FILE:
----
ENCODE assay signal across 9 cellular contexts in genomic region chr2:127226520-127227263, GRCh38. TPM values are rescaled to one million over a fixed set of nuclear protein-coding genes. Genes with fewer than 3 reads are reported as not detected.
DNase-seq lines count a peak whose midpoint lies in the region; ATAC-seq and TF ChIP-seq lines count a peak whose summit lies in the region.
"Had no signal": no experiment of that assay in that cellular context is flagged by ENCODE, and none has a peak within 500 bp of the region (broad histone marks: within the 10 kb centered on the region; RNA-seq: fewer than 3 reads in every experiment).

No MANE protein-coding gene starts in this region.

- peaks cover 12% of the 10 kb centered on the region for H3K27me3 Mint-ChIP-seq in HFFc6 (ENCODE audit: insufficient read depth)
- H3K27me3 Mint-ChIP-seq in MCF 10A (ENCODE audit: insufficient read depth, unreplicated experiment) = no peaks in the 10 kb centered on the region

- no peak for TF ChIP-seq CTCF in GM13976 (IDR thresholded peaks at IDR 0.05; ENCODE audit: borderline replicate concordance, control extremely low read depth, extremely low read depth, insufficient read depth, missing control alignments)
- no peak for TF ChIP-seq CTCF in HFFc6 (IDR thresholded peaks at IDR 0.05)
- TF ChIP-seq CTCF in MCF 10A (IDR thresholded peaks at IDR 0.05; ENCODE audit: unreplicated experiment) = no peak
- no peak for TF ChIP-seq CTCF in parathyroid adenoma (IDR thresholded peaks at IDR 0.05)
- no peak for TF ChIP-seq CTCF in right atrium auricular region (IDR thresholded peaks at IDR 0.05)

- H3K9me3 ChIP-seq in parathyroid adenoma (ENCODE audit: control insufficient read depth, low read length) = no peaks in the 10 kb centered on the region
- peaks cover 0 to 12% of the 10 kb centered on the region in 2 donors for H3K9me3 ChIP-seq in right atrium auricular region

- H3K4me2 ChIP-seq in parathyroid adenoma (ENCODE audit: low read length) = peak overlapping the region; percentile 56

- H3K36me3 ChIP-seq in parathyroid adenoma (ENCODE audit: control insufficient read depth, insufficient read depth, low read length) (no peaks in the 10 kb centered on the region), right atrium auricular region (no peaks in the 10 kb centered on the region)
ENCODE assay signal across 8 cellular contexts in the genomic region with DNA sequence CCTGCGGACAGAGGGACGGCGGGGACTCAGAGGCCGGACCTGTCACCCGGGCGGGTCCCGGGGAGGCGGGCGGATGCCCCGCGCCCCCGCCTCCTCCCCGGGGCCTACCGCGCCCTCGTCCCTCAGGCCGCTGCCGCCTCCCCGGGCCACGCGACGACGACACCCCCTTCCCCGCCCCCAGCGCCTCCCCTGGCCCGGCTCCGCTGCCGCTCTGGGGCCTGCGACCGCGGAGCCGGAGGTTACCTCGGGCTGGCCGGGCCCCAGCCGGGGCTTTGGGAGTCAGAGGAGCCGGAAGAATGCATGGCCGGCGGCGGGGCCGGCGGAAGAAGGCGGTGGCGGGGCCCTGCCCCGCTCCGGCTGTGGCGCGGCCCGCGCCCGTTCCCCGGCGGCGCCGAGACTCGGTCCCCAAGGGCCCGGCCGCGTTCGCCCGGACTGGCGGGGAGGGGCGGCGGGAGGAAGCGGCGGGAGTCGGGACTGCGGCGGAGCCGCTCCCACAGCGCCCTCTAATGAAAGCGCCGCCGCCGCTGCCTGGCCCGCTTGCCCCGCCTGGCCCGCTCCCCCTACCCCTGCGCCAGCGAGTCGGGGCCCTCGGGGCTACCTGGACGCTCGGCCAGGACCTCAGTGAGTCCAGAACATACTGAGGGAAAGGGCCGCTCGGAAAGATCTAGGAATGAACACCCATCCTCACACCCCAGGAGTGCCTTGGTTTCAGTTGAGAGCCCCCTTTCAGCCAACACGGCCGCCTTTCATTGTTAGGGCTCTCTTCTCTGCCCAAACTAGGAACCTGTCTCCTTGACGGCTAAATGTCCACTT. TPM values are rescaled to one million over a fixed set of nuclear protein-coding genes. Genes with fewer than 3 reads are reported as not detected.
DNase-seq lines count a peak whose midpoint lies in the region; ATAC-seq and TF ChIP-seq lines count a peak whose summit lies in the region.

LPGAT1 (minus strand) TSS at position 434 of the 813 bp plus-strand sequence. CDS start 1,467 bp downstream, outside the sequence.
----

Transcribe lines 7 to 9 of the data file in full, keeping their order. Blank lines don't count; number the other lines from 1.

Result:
- no peak for TF ChIP-seq CTCF in GM13976 (IDR thresholded peaks at IDR 0.05; ENCODE audit: borderline replicate concordance, control extremely low read depth, extremely low read depth, insufficient read depth, missing control alignments)
- no peak for TF ChIP-seq CTCF in HFFc6 (IDR thresholded peaks at IDR 0.05)
- TF ChIP-seq CTCF in MCF 10A (IDR thresholded peaks at IDR 0.05; ENCODE audit: unreplicated experiment) = no peak